Multilingual Sydney

Alice Chik (Editor), Phil Benson (Editor), Robyn Moloney (Editor)

    Research output: Book/ReportEdited Book/Anthology


    The rise of global mobility has had a deep impact on the study of urban multilingualism. Once associated with research on minority speech communities and inner-city ethnolinguistic enclaves (Chinatowns, Little Italies, etc), it is now concerned much more with the use of multiple languages in diverse neighbourhoods across the city. In this book the authors take an innovative approach that builds on previously published work in two ways. First, it focuses on a single city and, second, it adopts a multidisciplinary approach to multilingualism. By examining the phenomenon of multilingualism in a single city from a range of perspectives this book paints a more comprehensive picture of the current dimensions of urban multilingualism. A unique feature of this book is the inclusion of contributions from scholars with expertise in education, geography, media, health communication and international studies, in addition to community practitioners. Sydney is the largest city in Australia and, on most counts, it is also among the most linguistically diverse cities in the world. As such it is an ideal site for a multidisciplinary study of urban multilingualism. The selection of 18 multidisciplinary case studies on multilingualism in Sydney, Australia represents some of the strongest and most innovative research on urban multilingualism in the world today. This book examines how multilingualism permeates institutional and everyday practice in the city, raising important questions about what a ‘multilingual city’ can and should be.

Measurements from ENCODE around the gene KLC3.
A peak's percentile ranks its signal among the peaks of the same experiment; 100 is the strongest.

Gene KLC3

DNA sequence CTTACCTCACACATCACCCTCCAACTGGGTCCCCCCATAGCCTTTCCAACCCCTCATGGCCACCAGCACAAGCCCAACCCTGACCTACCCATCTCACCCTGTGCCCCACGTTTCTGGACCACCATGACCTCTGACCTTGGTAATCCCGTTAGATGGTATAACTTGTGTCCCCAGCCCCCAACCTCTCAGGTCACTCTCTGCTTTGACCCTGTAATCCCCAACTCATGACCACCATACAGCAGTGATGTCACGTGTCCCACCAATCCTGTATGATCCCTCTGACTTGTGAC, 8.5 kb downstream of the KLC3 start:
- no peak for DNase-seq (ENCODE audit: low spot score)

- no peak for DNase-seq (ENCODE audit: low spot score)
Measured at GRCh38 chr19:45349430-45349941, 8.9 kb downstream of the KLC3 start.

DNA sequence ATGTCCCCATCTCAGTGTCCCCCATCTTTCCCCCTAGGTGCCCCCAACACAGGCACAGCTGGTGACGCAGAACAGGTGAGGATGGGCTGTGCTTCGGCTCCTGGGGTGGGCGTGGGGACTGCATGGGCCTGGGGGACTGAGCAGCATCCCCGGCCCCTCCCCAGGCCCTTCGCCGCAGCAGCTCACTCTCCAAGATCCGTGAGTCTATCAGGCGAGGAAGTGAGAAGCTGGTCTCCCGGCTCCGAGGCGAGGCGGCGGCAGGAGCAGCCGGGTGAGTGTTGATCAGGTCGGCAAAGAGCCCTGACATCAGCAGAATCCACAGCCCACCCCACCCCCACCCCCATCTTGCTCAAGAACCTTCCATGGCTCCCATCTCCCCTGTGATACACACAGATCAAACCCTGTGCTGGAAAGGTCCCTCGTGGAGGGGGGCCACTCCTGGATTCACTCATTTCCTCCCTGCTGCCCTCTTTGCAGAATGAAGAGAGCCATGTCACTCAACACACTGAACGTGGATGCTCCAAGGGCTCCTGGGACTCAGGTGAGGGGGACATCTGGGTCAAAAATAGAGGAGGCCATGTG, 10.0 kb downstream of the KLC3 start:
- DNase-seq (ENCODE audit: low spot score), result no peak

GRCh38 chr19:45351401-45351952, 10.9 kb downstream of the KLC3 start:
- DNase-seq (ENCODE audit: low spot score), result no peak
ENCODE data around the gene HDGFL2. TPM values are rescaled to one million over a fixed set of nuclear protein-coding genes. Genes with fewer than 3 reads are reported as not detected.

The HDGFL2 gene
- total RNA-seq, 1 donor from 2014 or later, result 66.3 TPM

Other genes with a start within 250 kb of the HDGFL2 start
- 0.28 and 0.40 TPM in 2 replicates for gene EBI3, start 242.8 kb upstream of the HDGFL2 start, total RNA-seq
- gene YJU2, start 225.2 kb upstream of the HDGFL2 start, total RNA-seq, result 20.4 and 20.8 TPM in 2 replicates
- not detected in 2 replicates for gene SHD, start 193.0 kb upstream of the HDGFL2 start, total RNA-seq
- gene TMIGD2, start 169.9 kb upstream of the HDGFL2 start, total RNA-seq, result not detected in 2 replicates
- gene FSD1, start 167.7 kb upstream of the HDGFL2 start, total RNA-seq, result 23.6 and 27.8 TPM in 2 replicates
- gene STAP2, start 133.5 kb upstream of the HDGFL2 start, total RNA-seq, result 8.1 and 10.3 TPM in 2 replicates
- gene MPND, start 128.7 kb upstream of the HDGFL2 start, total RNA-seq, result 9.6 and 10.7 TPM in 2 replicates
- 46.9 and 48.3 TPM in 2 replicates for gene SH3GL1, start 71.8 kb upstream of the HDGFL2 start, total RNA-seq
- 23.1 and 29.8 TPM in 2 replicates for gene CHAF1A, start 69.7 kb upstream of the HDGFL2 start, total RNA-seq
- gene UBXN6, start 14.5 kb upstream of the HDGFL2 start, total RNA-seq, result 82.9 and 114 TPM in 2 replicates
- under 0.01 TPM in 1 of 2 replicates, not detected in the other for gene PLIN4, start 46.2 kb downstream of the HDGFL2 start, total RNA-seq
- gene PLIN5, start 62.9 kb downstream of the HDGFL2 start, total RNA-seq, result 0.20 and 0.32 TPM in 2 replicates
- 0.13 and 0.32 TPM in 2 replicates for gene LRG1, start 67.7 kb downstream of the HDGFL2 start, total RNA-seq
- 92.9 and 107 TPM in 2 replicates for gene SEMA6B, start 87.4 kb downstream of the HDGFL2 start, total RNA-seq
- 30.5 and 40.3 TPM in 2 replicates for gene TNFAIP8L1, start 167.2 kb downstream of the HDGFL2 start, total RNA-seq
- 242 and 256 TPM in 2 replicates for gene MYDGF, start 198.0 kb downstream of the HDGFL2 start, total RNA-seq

Original languageEnglish
    Place of PublicationLondon ; New York, NY
    PublisherRoutledge, Taylor and Francis Group
    Number of pages240
    ISBN (Electronic)9781351215541, 9781351215527, 9781351215534
    ISBN (Print)9781138592667, 9780815379546
    Publication statusPublished - 2019


    Dive into the research topics of 'Multilingual Sydney'. Together they form a unique fingerprint.

    Cite this